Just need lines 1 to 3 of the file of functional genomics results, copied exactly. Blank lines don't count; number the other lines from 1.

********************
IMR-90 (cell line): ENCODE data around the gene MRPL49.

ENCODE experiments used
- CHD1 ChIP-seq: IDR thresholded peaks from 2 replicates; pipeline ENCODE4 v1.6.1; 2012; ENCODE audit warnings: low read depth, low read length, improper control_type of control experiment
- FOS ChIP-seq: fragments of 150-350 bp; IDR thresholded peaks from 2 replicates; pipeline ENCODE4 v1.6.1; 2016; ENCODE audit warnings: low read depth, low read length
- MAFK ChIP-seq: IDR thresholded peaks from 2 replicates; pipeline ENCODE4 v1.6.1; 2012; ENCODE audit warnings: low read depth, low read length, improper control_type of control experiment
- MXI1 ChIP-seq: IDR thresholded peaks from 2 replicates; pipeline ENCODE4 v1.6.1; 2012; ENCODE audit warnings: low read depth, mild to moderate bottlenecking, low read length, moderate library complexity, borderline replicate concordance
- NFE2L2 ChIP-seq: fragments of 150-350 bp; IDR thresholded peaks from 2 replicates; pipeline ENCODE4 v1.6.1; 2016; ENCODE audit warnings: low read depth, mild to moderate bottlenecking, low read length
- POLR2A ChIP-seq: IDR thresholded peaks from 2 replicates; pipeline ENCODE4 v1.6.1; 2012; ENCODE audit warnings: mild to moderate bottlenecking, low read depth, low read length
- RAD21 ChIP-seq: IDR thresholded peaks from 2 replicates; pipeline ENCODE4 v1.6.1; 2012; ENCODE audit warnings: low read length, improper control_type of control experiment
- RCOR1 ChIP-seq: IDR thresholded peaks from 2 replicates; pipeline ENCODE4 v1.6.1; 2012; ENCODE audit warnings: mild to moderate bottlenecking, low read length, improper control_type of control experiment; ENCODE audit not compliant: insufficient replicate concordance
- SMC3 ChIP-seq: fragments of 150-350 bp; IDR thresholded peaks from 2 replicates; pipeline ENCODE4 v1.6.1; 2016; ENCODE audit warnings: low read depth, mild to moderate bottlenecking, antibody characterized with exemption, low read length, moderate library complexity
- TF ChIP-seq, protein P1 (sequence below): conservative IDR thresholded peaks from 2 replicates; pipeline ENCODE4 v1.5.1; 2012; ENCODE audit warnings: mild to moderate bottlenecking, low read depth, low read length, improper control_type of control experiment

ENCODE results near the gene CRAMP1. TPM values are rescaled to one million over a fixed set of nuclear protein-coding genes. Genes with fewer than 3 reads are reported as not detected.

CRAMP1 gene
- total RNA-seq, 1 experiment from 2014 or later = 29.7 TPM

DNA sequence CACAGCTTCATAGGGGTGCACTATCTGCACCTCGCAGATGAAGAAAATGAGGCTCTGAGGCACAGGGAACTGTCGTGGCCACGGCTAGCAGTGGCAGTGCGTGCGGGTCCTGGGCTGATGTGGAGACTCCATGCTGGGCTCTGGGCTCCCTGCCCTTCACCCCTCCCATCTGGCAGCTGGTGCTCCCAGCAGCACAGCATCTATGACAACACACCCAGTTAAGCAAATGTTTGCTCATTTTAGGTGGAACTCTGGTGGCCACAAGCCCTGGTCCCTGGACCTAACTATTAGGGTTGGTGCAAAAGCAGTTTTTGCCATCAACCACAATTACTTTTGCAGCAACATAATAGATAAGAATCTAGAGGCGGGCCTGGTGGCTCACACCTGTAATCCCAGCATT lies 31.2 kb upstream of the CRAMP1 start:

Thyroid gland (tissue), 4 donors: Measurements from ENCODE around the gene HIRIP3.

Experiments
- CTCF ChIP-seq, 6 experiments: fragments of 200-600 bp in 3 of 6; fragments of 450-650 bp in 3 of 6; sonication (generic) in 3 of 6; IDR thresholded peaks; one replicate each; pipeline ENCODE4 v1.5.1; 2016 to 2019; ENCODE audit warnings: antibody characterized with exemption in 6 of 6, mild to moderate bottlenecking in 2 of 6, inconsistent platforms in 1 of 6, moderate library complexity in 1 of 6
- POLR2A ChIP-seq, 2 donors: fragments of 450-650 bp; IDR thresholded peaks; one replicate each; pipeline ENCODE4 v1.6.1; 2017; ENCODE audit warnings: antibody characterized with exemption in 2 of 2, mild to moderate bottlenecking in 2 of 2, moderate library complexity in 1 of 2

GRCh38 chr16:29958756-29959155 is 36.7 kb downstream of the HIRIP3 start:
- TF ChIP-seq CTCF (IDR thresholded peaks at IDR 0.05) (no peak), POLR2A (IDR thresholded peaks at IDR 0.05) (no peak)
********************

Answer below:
IMR-90 (cell line): ENCODE data around the gene MRPL49.

ENCODE experiments used
- CHD1 ChIP-seq: IDR thresholded peaks from 2 replicates; pipeline ENCODE4 v1.6.1; 2012; ENCODE audit warnings: low read depth, low read length, improper control_type of control experiment